- We propose to stop tagging coordinated point releases (like 2015.1.1)
- We continue maintaining stable branches as a trusted source of stable
updates for all projects though
At the "stable branch" session in Vancouver we discussed recent
evolutions in the stable team processes and how to further adapt the
work of the team in a "big tent" world.
One of the key questions there was whether we should continue doing
stable point releases. Those were basically tags with the same version
number ("2015.1.1") that we would periodically push to the stable
branches for all projects.
Those create three problems.
(1) Projects do not all follow the same versioning, so some projects
(like Swift) were not part of the "stable point releases". More and more
projects are considering issuing intermediary releases (like Swift
does), like Ironic. That would result in a variety of version numbers,
and ultimately less and less projects being able to have a common
(2) Producing those costs a non-trivial amount of effort on a very small
team of volunteers, especially with projects caring about stable
branches in various amounts. We were constantly missing the
pre-announced dates on those ones. Looks like that effort could be
better spent improving the stable branches themselves and keeping them
(3) The resulting "stable point releases" are mostly useless. Stable
branches are supposed to be always usable, and the "released" version
did not undergo significantly more testing. Issuing them actually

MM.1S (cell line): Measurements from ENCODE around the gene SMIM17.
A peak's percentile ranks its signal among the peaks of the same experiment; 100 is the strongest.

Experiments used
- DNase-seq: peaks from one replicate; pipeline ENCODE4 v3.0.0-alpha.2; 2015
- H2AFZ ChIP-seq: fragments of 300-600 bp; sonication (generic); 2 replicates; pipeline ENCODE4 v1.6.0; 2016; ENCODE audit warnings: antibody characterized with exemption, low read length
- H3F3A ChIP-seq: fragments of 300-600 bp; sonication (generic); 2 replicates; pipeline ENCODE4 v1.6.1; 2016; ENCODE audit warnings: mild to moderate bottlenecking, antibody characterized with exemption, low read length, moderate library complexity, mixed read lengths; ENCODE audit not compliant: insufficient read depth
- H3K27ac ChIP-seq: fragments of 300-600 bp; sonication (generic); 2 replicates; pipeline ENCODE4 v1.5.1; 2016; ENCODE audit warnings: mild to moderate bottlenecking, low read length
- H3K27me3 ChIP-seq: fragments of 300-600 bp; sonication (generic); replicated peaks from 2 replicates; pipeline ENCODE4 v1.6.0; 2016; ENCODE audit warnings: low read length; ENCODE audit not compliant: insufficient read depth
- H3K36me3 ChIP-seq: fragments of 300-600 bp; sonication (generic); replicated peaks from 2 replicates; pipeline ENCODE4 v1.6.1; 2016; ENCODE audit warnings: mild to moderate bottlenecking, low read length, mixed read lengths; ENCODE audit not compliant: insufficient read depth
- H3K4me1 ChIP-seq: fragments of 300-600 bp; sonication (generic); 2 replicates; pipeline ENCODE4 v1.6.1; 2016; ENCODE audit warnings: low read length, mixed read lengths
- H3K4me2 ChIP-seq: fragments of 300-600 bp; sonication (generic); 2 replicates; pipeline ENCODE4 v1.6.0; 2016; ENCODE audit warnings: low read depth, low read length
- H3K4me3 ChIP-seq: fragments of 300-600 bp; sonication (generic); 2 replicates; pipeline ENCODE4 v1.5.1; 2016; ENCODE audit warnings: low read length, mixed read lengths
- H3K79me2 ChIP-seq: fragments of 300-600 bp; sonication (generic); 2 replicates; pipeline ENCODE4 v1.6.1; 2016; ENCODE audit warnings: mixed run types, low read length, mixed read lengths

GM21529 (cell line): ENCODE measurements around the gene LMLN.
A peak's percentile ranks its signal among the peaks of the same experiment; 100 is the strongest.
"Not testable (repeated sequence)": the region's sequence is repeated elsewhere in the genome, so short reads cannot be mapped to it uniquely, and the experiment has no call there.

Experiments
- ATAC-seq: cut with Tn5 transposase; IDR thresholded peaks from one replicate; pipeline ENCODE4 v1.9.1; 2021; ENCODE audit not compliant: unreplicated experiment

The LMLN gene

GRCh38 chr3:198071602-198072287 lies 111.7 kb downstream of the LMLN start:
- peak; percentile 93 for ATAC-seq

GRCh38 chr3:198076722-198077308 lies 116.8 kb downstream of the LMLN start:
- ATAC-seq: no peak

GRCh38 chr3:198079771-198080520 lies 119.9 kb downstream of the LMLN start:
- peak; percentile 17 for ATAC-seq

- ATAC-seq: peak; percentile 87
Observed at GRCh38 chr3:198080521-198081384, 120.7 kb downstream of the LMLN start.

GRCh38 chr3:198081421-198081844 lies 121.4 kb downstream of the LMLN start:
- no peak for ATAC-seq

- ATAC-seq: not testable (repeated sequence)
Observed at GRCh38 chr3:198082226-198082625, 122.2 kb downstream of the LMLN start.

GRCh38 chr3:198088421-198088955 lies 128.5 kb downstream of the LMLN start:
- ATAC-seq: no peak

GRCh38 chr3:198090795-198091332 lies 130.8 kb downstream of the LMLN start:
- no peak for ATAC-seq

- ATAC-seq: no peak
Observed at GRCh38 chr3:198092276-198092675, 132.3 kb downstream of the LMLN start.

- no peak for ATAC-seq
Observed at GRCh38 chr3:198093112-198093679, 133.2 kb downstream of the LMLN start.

discourages people from taking whatever point in stable branches makes
the most sense for them, testing and deploying that.
The suggestion we made during that session (and which was approved by
the session participants) is therefore to just get rid of the "stable
point release" concept altogether for non-libraries. That said:
we'd still do individual point releases for libraries (for critical
bugs and security issues), so that you can still depend on a specific
we'd still very much maintain stable branches (and actually focus our
efforts on that work) to ensure they are a continuous source of safe
upgrades for users of a given series
Now we realize that the cross-section of our community which was present
in that session might not fully represent the consumers of those
artifacts, which is why we expand the discussion on this mailing-list
(and soon on the operators ML).
If you were a consumer of those and will miss them, please explain why.
In particular, please let us know how consuming that version (which was
only made available every n months) is significantly better than picking
your preferred time and get all the current stable branch HEADs at that
Thanks in advance for your feedback,
Thierry Carrez (ttx)
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